Do I need to buy health insurance?
Starting Jan. 1, 2014, almost everyone must have health insurance. The good news is that most people in Washington state already do. But if you're one of the more than 1 million people in our state who are uninsured or if you're struggling to pay for your insurance, you might qualify for tax credits or financial assistance. Here's how it works:
If you're an individual making between $15,281 - $45,960 a year or are a family of four earning less than $94,200, you could qualify for tax credits (www.healthcare.gov) to help you buy a health plan in Washington's Healthplanfinder. The amount of assistance you'll get depends on your income.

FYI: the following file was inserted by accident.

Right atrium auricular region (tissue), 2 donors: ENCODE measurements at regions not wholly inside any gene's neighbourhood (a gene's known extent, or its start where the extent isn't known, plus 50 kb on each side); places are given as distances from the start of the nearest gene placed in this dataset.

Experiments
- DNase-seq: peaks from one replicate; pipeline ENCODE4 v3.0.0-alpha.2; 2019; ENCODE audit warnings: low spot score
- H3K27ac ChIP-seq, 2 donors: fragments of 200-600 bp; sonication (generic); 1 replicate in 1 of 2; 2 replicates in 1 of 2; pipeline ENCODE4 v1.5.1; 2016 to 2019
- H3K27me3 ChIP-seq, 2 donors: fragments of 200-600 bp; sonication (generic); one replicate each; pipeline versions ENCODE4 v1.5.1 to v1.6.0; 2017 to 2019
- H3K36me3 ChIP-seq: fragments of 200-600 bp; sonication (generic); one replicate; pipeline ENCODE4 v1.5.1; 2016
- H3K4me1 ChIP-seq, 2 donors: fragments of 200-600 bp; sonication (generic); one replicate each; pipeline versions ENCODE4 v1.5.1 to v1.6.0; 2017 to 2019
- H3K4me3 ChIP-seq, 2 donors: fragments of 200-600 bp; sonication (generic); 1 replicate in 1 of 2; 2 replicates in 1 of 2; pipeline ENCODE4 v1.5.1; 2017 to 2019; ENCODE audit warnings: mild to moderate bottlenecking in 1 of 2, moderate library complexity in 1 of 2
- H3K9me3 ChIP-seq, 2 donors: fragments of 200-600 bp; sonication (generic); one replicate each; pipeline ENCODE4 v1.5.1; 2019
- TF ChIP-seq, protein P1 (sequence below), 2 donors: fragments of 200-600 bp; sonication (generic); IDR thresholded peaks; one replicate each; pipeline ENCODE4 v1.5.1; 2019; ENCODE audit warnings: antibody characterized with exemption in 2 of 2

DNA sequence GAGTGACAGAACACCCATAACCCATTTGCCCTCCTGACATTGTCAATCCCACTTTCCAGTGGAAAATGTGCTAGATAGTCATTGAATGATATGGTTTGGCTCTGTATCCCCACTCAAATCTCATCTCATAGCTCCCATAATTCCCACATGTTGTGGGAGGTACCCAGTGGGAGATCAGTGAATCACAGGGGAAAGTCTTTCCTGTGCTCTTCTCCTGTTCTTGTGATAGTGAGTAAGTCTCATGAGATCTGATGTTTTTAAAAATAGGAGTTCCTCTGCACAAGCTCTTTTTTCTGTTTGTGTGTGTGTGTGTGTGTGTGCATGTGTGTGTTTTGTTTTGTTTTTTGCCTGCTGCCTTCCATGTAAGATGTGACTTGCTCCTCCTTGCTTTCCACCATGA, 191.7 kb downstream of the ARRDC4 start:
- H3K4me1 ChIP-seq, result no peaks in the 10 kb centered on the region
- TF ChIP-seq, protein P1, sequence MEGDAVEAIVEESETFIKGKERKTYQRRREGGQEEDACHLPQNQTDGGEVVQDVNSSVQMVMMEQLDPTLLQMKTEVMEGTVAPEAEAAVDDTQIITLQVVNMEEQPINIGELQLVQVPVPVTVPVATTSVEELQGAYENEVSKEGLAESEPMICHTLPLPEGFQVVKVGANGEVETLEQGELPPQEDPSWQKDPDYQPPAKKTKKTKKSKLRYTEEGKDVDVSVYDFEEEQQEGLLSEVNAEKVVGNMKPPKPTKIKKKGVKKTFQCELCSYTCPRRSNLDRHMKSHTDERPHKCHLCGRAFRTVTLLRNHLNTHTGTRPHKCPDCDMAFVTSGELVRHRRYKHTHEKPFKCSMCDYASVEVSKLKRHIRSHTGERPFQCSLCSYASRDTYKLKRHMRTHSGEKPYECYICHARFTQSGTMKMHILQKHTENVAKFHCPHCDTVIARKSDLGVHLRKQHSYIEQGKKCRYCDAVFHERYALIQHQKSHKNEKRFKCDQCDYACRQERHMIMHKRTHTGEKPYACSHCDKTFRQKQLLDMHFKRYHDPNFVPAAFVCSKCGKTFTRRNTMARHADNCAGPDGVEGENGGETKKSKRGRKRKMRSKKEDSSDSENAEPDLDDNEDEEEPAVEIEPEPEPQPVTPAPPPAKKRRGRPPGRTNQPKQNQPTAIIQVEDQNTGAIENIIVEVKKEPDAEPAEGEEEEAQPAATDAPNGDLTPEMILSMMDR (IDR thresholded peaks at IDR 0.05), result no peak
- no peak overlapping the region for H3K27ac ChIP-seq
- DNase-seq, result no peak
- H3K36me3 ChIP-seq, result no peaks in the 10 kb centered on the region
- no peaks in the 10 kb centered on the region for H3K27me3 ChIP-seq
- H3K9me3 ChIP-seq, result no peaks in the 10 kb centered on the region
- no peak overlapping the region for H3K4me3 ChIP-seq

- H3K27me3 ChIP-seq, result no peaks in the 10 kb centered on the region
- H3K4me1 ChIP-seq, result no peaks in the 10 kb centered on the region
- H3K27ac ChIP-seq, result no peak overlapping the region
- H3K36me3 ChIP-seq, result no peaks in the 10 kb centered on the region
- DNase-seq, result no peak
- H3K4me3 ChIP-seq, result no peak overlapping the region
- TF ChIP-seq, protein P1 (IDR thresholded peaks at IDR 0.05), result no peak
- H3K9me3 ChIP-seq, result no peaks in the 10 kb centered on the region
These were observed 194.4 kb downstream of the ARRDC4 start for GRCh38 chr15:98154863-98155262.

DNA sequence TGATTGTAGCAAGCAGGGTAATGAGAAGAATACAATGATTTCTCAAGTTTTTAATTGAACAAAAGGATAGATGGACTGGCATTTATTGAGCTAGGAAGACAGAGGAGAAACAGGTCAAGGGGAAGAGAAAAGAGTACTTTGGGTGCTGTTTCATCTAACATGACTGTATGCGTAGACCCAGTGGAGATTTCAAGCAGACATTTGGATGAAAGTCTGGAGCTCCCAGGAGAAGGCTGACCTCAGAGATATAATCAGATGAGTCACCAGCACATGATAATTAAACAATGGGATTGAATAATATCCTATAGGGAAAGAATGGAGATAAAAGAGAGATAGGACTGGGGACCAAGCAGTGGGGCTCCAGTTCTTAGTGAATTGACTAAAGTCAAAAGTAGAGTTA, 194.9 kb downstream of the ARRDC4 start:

If you're an individual earning less than $15,281 a year and are a legal resident of Washington state, you could qualify for free coverage (www.hca.wa.gov), starting Jan. 1, 2014.
If you don't have health insurance by Jan. 1, 2014, most people will have to pay a penalty of $95 per adult and $47.50 per child, up to $285 for a family or 1 percent of their household income, whichever is greater. The penalty increases to $325 or 2 percent of household income in 2015 and $695 or 2.5 percent of household income in 2016.
You may be exempt from the requirement to have health insurance if:
- You're low income
- You're a member of a recognized Indian tribe
- You have a religious objection to buying insurance
- You live outside the U.S.
- You've been uninsured for less than three months
- Your employer's health plan is unaffordable (if it costs more than eight percent of your household income)
- You're enrolled in a health care sharing ministry